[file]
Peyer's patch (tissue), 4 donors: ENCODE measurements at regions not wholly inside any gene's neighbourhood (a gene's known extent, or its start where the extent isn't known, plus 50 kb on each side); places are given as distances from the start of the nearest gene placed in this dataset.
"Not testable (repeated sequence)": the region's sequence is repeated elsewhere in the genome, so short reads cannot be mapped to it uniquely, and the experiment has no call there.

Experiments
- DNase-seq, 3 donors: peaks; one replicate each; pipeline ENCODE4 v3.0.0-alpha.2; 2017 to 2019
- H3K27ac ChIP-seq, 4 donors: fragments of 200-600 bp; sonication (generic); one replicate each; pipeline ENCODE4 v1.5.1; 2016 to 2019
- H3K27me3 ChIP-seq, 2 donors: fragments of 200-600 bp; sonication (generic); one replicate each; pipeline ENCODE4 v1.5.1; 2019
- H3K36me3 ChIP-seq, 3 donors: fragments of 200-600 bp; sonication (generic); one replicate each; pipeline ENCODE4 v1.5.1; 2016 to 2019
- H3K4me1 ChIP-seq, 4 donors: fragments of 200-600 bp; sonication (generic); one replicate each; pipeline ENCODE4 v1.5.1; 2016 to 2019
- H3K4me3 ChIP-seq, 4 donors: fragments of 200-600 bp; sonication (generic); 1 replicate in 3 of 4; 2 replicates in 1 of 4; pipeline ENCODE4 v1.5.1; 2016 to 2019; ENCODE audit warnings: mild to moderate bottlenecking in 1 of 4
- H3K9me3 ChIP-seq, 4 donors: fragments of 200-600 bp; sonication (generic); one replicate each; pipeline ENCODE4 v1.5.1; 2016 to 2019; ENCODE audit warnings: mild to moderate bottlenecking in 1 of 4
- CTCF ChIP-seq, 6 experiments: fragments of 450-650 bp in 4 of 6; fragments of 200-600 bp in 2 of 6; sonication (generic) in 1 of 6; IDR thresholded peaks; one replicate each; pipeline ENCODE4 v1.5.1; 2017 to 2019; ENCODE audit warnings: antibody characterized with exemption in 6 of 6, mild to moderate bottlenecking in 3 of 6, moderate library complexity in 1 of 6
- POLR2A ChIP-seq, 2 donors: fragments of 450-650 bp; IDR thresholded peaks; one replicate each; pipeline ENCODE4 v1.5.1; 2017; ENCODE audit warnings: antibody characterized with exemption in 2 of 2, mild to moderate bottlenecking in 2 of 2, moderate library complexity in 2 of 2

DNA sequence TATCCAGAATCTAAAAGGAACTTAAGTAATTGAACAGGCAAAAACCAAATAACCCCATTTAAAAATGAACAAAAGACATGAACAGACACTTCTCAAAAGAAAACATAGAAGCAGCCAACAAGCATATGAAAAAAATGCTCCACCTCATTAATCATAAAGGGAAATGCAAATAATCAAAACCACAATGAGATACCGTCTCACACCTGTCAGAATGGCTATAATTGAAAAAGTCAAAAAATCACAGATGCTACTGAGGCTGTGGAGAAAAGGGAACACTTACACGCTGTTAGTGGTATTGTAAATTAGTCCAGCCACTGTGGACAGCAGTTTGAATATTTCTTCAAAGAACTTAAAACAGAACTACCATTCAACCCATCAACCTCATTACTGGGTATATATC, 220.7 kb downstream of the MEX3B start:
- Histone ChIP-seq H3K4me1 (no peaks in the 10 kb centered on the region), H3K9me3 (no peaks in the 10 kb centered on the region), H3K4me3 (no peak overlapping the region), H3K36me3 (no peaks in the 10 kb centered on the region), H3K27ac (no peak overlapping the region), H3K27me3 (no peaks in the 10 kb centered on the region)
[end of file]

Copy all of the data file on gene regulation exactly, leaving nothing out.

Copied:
Peyer's patch (tissue), 4 donors: ENCODE measurements at regions not wholly inside any gene's neighbourhood (a gene's known extent, or its start where the extent isn't known, plus 50 kb on each side); places are given as distances from the start of the nearest gene placed in this dataset.
"Not testable (repeated sequence)": the region's sequence is repeated elsewhere in the genome, so short reads cannot be mapped to it uniquely, and the experiment has no call there.

Experiments
- DNase-seq, 3 donors: peaks; one replicate each; pipeline ENCODE4 v3.0.0-alpha.2; 2017 to 2019
- H3K27ac ChIP-seq, 4 donors: fragments of 200-600 bp; sonication (generic); one replicate each; pipeline ENCODE4 v1.5.1; 2016 to 2019
- H3K27me3 ChIP-seq, 2 donors: fragments of 200-600 bp; sonication (generic); one replicate each; pipeline ENCODE4 v1.5.1; 2019
- H3K36me3 ChIP-seq, 3 donors: fragments of 200-600 bp; sonication (generic); one replicate each; pipeline ENCODE4 v1.5.1; 2016 to 2019
- H3K4me1 ChIP-seq, 4 donors: fragments of 200-600 bp; sonication (generic); one replicate each; pipeline ENCODE4 v1.5.1; 2016 to 2019
- H3K4me3 ChIP-seq, 4 donors: fragments of 200-600 bp; sonication (generic); 1 replicate in 3 of 4; 2 replicates in 1 of 4; pipeline ENCODE4 v1.5.1; 2016 to 2019; ENCODE audit warnings: mild to moderate bottlenecking in 1 of 4
- H3K9me3 ChIP-seq, 4 donors: fragments of 200-600 bp; sonication (generic); one replicate each; pipeline ENCODE4 v1.5.1; 2016 to 2019; ENCODE audit warnings: mild to moderate bottlenecking in 1 of 4
- CTCF ChIP-seq, 6 experiments: fragments of 450-650 bp in 4 of 6; fragments of 200-600 bp in 2 of 6; sonication (generic) in 1 of 6; IDR thresholded peaks; one replicate each; pipeline ENCODE4 v1.5.1; 2017 to 2019; ENCODE audit warnings: antibody characterized with exemption in 6 of 6, mild to moderate bottlenecking in 3 of 6, moderate library complexity in 1 of 6
- POLR2A ChIP-seq, 2 donors: fragments of 450-650 bp; IDR thresholded peaks; one replicate each; pipeline ENCODE4 v1.5.1; 2017; ENCODE audit warnings: antibody characterized with exemption in 2 of 2, mild to moderate bottlenecking in 2 of 2, moderate library complexity in 2 of 2

DNA sequence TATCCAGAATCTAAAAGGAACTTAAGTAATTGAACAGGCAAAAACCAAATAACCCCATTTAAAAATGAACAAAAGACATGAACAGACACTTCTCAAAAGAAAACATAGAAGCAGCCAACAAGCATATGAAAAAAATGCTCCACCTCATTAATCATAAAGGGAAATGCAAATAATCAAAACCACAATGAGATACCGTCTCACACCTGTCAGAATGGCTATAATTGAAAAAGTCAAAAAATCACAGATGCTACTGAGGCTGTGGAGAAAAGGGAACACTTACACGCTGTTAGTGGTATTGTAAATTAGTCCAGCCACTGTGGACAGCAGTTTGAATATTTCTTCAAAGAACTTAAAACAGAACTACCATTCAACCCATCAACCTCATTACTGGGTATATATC, 220.7 kb downstream of the MEX3B start:
- Histone ChIP-seq H3K4me1 (no peaks in the 10 kb centered on the region), H3K9me3 (no peaks in the 10 kb centered on the region), H3K4me3 (no peak overlapping the region), H3K36me3 (no peaks in the 10 kb centered on the region), H3K27ac (no peak overlapping the region), H3K27me3 (no peaks in the 10 kb centered on the region)